Dangerous Liaisons —80—


CÉCILE, MY DEAR CÉCILE, when will the time come for us to meet again? How shall I learn to live afar from you? Who will give me the courage and the strength? Never, never shall I be able to supporter this fatal absence. Each day adds to my unhappiness: and there is no term to look forward to!

Valmont, who had promised me help and consolation, Valmont neglects and, perhaps, forgets me! He is near the object of his love; he forgets what one feels when one is parted from it. When forwarding your last letter to me, he did not write to me. It is he, however, who should tell me when, and by what means, I shall be able to see you. Has he nothing then to tell me? You yourself do not speak of it to me; could it be that you do not participate in my desire? Ah, Cecile, Cecile, I am very unhappy! I love you more than ever: but this love which makes the charm of my life becomes its torture.

No, I can no longer live thus; I must see you, I must, were it only for a moment. When I rise, I say to myself: I shall not see her. I lie down saying: I have not seen her…. The long, long days contain no moment of happiness. All is privation, regret, despair; and all these ills come to me from the source whence I expected every pleasure! Add to these mortal pains my anxiety about yours, and you will have an idea of my situation. I think of you uninterruptedly, and never without dismay. If I see you afflicted, unhappy, I suffer for all your sorrows; if I see you calm and consoled, my own are redoubled. Everywhere I find unhappiness.

Ah, how different it was from this, when you dwelt in the same places as I did! All was pleasure then. The certainty of seeing you embellished even the moments of absence; the time which had to be passed away from you brought you nearer to me as it glided away. The use I made of it was never unknown to you. If I fulfilled my duties, they rendered me more worthy of you; if I cultivated any talent, I hoped the more to please you. Even when the distractions of the world carried me far away from you, I was not parted from you. At the playhouse I sought to divine what would have pleased you; a concert reminded me of your talents and our sweet occupations. In company, on my walks, I seized upon the slightest resemblance. I compared you with all; everywhere you had the advantage. Every moment of the day was marked by fresh homage, and every evening I brought the tribute of it to your feet.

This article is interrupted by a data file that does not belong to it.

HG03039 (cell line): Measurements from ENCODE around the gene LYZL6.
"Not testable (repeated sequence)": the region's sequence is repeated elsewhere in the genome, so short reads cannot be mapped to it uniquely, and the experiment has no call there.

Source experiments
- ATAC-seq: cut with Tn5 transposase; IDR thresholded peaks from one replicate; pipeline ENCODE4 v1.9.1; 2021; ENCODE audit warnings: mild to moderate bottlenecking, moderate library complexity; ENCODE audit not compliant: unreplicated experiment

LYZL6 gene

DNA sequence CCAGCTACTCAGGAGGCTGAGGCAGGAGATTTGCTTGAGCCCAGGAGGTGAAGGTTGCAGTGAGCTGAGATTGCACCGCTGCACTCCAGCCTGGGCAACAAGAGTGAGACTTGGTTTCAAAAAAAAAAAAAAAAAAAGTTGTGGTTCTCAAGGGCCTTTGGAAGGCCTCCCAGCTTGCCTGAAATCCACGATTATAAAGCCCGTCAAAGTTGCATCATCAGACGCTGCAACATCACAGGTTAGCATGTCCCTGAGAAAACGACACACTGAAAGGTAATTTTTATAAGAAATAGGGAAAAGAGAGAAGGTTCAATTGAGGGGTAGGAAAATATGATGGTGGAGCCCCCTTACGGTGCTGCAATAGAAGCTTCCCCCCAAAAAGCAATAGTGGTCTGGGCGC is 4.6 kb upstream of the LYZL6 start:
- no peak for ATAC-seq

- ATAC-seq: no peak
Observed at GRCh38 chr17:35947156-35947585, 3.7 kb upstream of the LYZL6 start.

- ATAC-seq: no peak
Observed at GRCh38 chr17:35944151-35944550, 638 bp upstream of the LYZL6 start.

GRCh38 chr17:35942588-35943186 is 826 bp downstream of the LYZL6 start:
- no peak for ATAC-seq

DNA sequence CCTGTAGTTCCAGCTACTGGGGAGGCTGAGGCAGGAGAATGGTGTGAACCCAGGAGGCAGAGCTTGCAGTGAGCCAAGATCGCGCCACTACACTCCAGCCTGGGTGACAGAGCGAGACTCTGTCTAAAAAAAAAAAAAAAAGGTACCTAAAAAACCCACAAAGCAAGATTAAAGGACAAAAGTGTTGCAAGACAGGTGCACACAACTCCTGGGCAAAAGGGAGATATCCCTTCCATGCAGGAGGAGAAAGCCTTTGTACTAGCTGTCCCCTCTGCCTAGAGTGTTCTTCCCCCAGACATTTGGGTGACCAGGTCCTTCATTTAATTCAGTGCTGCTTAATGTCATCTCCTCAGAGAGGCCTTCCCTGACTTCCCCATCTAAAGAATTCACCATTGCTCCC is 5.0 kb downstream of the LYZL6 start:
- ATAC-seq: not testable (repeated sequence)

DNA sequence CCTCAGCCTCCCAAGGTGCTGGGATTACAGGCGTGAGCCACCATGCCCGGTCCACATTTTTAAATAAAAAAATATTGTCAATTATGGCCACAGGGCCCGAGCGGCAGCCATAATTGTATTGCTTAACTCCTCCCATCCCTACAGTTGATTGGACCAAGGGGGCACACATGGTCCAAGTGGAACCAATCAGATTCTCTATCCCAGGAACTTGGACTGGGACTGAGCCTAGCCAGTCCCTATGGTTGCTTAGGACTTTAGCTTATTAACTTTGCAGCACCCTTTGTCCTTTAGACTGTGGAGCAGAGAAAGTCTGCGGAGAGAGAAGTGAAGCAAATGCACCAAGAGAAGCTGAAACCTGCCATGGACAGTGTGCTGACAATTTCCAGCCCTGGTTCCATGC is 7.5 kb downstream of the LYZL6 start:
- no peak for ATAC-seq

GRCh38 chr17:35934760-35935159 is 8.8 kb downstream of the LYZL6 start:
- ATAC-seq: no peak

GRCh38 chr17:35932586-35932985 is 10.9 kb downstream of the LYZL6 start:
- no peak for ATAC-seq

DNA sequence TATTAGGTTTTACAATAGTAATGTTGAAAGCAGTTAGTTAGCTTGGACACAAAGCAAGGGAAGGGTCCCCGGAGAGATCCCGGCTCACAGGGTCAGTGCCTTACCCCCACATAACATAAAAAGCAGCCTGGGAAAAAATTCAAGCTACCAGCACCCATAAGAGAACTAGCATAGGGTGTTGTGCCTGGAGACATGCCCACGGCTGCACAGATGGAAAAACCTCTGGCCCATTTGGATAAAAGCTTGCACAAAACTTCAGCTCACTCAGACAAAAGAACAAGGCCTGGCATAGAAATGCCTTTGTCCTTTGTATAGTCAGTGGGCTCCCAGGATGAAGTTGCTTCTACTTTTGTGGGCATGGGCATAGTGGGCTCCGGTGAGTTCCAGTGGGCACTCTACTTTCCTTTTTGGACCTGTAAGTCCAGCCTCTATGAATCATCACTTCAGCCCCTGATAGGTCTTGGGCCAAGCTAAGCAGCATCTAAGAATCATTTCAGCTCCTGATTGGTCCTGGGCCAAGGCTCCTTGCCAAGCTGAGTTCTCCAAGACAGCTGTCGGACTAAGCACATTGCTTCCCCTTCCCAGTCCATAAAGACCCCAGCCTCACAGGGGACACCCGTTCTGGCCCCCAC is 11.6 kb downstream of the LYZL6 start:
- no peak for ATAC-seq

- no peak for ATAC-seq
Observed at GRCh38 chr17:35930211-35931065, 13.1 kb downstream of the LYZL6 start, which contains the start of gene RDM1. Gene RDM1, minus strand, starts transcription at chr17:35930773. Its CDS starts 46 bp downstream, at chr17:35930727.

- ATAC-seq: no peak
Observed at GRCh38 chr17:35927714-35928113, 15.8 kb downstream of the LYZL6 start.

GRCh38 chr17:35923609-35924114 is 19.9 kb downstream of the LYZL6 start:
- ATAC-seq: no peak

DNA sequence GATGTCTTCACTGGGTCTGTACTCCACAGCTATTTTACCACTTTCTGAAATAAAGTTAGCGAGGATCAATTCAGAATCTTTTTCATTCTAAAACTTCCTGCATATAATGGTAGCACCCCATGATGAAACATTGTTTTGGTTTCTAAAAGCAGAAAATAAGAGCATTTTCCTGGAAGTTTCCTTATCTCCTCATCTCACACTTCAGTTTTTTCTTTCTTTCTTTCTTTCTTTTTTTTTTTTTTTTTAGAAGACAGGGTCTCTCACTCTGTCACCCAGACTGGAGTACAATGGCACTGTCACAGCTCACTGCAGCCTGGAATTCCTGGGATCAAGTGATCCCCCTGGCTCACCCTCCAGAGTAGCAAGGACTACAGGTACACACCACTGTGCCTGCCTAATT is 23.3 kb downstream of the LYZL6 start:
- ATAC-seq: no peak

Nowadays, what remains to me? Dolorous regrets, eternal privations, and a faint hope that Valmont’s silence may be broken, that yours shall be changed to inquietude. Ten leagues 14 alone divide us, and that distance, so easy to traverse, becomes to me alone an insurmountable obstacle! And when I implore my friend, my mistress, to help me to overcome it, both remain cold and unmoved! Far from aiding me, they do not even reply.

What has become then of the active friendship of Valmont? What, above all, has become of your tender sentiments, which made you so ingenious in discovering the means of our daily meetings? Sometimes, I remember, without ceasing to desire them, I found myself compelled to forego them for considerations, duties; what did you not say to me then? With how many pretexts did you not combat my reasons? And let me remind you, my Cécile, my reasons always gave way to your wishes. I do not make a merit of it; it has not even that of sacrifice. What you desired to obtain I was burning to bestow. But now I ask in my turn; and what is the request? To see you for a moment, to renew to you and to receive a vow of eternal love. Does that no longer make your happiness as it makes mine? I thrust aside that despairing idea, which would set the crown upon my ills. You love me, you will always love me, I believe it, I am sure of it, I will never doubt it: but my situation is frightful, and I cannot endure it much longer. Adieu, Cécile.